The First Call Inbox

Do the PGA Tour's FedEx Cup playoffs need a facelift?

Ever since the PGA Tour's postseason debuted in 2007 there have been constant cries for change — and this year is no different. The First Call readers have some possible fixes

Tour Championship
The 18th hole of the Tour Championship at East Lake Golf Club.

Question of the Week [Aug. 22-28): What changes, if any, would you make to the PGA Tour's FedEx Cup playoffs? 

RELATED: The First Call Inbox archive

This final needs to be reenergized. First thing to do is get rid of the silliness of starting the tournament with some players way ahead of others. That just takes my interest away from watching. I also like an idea mentioned on the Fried Egg this week — get the final away from East Lake. Have the BMW rotate around Chicago courses like it used to be. Then take advantage of some primetime viewing by having the Tour Championship rotate around the west coast. Harding Park would be amazing. 

Rick Wright
Alamo, Texas

The FedEx Cup scoring system seems terribly wrong and unfair. Are others dismayed by it? There must be a better way to stack the deck for past wins and past scoring. The scoring makes me not want to watch the championship at all. 

Kathleen Eaton
Raleigh, North Carolina 

I'd leave everything like it is until the finale at East Lake Golf Club. Then the top 30 play a 72-hole event for the same prize money they play for now with everyone stating at zero. That winner is the FedEx Cup champion. The guys who performed well all season will have been rightly rewarded. The guys who perform well in the first two events will have been rightly rewarded. At East Lake, nothing before can help except get you into the event. The fans would know what's going on (finally) and the PGA Tour playoffs would be just like every other sport.

Michael Schurman
Durham, Ontario

I like the Tripp Isenhour — and maybe others — proposal. Since there is really no Tour Championship tournament, the tournament is really the FedEx Cup Championship. I like a 72-hole tournament with a crowned winner on Saturday, then a 4-man match-play tournament with the top four point-getters playing on Sunday. That’s a lot of golf for four guys, but there is a minimum $18 million carrot at the end, and big money for the other three. I know TV doesn’t like match play for the fear of no stars making it to the final day. But you are pretty much guaranteed an appealing final with big stars. And those four rake in tournament money and FedEx Cup money.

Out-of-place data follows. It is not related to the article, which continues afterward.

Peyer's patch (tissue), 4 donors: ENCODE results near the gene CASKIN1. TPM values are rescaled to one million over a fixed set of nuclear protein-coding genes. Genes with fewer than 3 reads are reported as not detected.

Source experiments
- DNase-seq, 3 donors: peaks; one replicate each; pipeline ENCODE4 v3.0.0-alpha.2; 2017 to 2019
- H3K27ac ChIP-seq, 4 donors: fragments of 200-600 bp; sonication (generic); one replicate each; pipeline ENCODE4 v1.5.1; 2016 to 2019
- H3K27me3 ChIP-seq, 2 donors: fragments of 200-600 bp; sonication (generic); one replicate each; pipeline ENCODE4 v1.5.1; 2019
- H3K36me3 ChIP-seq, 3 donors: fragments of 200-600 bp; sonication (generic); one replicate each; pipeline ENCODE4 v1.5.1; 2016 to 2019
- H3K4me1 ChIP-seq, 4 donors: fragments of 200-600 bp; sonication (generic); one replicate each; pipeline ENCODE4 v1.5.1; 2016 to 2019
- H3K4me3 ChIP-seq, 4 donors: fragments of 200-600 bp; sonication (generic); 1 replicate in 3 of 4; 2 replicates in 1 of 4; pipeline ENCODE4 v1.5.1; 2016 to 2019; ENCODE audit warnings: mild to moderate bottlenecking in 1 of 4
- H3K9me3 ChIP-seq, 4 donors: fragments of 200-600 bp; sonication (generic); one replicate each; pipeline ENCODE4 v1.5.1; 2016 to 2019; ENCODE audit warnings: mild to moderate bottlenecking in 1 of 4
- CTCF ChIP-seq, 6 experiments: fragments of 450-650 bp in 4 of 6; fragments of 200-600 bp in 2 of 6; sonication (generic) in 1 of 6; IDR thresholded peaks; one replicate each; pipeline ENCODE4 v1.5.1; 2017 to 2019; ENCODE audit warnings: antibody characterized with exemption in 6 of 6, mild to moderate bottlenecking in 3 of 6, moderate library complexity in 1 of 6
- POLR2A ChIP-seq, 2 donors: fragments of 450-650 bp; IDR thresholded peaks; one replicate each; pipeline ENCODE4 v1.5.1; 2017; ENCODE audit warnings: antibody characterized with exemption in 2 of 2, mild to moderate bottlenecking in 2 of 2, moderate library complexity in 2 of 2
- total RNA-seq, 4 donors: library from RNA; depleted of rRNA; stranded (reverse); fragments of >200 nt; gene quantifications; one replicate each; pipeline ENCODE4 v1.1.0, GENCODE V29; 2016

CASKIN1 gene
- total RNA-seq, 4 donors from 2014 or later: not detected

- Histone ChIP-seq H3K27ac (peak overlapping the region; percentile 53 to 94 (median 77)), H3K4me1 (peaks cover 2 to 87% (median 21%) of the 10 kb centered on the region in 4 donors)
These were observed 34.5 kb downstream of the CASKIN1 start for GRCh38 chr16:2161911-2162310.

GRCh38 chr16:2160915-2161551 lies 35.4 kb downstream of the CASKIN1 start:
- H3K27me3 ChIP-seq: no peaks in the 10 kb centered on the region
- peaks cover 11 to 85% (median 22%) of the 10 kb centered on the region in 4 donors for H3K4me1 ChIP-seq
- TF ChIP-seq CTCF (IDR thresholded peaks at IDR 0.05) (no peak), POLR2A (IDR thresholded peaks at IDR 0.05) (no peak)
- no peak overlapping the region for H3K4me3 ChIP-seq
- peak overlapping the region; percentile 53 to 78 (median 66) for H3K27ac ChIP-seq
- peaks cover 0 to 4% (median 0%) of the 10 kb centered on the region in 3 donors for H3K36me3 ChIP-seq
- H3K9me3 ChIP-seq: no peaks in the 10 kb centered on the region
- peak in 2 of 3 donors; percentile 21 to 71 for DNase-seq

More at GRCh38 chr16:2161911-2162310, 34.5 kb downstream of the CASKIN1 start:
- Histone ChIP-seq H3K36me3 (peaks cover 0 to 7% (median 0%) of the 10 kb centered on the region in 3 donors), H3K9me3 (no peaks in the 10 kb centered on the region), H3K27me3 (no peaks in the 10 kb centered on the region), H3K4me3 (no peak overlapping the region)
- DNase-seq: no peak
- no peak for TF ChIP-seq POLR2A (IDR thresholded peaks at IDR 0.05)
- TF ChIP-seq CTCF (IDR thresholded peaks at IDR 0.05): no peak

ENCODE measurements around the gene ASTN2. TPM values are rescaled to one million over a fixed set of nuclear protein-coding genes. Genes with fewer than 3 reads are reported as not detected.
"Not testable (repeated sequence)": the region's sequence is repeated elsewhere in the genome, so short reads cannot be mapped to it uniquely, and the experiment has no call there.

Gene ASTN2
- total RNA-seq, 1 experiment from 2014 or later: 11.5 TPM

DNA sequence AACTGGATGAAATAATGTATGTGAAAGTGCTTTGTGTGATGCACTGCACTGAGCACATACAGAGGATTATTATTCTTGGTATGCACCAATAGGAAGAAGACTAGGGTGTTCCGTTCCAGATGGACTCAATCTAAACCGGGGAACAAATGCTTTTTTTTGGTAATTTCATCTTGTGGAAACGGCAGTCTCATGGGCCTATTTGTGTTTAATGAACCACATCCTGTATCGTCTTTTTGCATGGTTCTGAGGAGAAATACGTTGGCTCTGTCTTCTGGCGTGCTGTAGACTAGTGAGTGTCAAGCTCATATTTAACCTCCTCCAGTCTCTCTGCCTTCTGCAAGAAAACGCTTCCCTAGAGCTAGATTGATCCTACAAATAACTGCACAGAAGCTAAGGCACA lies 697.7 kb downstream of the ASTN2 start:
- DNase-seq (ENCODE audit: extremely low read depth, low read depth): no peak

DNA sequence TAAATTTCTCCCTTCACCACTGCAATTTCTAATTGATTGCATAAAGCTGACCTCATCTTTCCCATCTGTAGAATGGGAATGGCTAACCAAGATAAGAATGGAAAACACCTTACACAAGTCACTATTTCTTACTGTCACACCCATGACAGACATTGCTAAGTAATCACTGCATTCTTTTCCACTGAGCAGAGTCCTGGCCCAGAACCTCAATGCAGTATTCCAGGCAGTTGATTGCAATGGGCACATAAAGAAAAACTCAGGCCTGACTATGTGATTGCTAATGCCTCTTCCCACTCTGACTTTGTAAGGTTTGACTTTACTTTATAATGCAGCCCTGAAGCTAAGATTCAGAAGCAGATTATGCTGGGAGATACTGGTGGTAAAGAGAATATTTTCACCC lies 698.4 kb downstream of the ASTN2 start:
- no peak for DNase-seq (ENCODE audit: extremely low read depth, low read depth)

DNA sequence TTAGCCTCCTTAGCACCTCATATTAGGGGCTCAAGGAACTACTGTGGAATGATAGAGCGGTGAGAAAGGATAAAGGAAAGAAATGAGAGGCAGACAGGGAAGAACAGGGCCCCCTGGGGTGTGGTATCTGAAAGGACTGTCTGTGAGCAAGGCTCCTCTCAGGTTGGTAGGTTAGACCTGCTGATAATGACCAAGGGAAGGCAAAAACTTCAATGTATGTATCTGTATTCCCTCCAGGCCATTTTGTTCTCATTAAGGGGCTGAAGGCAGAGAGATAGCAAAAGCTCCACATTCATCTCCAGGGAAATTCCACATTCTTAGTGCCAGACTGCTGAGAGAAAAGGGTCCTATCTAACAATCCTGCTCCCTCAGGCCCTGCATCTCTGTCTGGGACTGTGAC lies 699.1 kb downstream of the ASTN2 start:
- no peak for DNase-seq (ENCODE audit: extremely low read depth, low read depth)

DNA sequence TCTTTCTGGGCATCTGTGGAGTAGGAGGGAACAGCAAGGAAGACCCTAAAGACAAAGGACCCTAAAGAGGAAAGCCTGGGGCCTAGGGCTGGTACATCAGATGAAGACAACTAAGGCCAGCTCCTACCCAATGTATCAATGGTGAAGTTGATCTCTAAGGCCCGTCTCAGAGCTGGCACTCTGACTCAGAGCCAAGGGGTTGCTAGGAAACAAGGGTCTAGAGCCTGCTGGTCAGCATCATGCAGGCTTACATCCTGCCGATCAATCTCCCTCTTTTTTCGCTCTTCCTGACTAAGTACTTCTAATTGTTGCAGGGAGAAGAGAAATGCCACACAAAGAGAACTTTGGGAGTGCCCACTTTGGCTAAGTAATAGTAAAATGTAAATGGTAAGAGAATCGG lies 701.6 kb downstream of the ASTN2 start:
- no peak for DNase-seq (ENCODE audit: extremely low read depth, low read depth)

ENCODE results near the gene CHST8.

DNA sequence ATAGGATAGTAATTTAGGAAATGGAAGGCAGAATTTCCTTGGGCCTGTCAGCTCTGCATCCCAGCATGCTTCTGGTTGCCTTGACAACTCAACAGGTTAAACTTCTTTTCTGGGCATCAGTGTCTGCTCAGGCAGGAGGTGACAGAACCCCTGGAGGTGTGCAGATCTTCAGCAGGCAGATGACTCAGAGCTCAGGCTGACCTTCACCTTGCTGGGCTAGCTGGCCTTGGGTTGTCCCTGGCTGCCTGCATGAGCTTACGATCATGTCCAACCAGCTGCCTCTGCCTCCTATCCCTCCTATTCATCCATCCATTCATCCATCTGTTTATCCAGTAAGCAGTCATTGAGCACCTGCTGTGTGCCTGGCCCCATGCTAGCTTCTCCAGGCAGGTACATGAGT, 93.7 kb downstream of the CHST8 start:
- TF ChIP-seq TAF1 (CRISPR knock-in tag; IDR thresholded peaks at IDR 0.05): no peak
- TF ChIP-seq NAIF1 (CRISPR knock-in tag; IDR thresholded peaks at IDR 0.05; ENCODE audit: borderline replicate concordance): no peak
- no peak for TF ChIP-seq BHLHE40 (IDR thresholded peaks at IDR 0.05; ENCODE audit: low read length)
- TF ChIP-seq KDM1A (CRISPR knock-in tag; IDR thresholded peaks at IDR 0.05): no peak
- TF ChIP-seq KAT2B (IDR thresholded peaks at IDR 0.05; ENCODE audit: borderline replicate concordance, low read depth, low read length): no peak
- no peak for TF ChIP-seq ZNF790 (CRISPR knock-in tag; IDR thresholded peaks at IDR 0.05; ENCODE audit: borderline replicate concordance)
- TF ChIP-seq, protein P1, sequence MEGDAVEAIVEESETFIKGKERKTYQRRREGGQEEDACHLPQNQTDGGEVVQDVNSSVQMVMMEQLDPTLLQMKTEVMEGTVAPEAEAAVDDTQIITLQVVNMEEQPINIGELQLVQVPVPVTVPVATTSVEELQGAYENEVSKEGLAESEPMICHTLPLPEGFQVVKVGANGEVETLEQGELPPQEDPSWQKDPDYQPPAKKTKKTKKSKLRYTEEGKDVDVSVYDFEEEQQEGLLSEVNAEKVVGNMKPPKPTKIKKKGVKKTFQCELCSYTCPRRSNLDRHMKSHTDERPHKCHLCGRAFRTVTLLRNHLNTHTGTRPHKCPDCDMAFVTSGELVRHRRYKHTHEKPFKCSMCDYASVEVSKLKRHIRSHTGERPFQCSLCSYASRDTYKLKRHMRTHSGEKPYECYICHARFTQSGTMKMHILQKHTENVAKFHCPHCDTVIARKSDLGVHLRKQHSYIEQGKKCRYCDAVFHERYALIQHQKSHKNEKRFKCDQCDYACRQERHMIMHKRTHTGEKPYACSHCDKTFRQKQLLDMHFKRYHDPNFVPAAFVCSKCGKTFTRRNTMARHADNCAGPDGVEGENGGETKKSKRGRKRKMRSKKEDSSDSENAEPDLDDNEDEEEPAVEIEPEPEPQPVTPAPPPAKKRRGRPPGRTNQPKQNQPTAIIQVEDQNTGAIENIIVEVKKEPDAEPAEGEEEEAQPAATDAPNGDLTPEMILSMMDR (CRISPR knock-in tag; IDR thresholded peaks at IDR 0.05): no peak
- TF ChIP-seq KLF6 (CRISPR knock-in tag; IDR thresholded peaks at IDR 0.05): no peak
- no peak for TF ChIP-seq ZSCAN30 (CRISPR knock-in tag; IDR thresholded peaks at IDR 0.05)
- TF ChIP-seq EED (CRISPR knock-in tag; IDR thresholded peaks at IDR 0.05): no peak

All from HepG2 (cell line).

I am also in favor of the majors, invitationals and World Championship tournaments carrying more weighted FedEx Cup points than they currently do — 600 for a Masters win and 500 for a Hilton Head win diminishes the majors in terms of FedEx Cup points. 

Barry Duckworth 
Knoxville, Tennessee 

I tried but I just can't watch. I turned on the Tour Championship Thursday and Scottie Scheffler was 13 under, on Thursday. This under par setup is just too contrived and just plain stupid. Let them just play even up, no extra credit for having a good year. When you try to mix a reward for the year-long season and have a championship tournament at the same time you get a stupid result.

Joe Matula
Palos Park, Illinois

If I were the commissioner, I would eliminate the stupid format at the Tour Championship where the leader starts at 10 under and the field is staggered behind him. Secondly, I would initiate a cut at the Tour Championship, so after the second round the field would be cut to 15. After the third round the field would be cut to four.

Chris Ferrara
Pittsburgh Pennsylvania

1. Discard the regular-season points position. Like other sports, all players start even each week.